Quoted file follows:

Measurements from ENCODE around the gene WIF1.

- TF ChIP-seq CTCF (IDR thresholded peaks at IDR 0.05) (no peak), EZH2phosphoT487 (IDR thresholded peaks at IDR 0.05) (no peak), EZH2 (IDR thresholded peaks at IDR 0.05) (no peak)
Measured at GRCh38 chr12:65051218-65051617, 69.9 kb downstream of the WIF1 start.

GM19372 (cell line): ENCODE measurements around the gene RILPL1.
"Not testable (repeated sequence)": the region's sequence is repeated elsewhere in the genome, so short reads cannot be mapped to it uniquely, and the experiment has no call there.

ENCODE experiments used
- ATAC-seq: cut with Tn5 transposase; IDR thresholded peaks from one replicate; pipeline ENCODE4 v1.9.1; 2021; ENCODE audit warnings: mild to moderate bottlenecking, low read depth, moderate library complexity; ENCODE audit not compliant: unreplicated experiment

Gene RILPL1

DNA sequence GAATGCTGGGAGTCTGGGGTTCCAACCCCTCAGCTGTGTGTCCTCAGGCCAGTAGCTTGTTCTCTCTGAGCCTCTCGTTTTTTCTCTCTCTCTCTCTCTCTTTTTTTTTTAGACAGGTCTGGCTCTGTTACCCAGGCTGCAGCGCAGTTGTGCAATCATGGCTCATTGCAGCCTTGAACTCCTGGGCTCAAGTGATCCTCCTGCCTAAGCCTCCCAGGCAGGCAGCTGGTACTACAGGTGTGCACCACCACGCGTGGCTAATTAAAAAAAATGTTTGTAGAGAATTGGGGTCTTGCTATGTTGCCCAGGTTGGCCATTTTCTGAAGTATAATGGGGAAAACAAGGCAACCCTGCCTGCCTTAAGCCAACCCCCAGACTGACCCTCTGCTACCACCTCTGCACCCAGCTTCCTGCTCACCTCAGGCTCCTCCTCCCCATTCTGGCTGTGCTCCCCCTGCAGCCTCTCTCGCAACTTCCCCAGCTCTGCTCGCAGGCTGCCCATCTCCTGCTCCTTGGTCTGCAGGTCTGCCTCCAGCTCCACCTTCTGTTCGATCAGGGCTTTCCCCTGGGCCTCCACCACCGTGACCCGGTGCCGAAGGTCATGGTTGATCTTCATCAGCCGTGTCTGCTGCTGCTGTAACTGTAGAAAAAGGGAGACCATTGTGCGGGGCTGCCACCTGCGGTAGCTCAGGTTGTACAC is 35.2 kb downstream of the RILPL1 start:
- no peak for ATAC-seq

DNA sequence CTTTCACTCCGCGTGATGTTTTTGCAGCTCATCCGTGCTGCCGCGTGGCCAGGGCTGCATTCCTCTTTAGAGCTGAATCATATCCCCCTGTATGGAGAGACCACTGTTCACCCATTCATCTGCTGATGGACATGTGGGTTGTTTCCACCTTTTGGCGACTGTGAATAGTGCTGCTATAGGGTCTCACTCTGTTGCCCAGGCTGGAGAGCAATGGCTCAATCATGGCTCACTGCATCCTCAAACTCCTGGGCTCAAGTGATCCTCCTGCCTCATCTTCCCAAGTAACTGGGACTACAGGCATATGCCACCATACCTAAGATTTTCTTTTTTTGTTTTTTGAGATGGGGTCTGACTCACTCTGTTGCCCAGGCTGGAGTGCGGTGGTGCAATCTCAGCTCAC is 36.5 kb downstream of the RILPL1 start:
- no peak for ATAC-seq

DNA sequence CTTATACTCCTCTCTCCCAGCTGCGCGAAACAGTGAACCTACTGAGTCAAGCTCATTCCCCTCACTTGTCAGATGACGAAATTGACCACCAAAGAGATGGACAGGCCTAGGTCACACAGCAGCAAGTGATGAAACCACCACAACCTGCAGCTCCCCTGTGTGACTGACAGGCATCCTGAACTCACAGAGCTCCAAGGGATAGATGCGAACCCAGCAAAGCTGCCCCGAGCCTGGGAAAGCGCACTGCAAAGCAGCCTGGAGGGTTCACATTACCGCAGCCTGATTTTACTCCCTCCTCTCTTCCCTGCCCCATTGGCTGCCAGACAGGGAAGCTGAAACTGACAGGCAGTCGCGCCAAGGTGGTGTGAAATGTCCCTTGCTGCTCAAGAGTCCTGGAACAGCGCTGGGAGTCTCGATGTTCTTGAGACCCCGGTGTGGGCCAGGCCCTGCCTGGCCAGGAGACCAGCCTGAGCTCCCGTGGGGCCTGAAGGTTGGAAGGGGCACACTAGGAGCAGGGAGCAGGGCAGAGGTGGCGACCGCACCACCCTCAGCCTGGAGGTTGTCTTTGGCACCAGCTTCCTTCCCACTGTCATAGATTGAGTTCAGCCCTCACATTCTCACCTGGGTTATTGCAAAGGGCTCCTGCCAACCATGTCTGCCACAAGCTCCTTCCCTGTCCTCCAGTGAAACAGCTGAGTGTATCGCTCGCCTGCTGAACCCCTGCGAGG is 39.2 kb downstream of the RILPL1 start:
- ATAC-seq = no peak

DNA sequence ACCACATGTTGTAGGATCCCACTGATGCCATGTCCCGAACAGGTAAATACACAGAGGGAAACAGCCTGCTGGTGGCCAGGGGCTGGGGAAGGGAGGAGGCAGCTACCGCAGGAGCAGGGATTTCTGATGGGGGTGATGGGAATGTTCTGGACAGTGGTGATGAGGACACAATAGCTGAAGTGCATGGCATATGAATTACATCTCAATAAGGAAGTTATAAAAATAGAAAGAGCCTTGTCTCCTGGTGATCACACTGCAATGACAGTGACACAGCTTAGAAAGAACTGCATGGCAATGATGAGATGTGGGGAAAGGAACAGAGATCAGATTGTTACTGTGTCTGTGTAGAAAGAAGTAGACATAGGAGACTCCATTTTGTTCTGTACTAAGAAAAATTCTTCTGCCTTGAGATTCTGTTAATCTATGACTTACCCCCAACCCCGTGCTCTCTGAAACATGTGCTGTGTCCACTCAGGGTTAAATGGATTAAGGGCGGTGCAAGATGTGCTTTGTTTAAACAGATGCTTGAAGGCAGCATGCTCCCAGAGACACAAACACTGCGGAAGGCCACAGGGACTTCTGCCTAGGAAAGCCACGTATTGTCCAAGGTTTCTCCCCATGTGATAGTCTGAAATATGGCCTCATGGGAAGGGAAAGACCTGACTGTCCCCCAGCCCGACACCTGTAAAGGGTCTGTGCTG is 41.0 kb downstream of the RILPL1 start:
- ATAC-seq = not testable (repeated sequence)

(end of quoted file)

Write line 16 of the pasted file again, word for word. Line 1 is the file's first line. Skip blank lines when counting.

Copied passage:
- ATAC-seq = not testable (repeated sequence)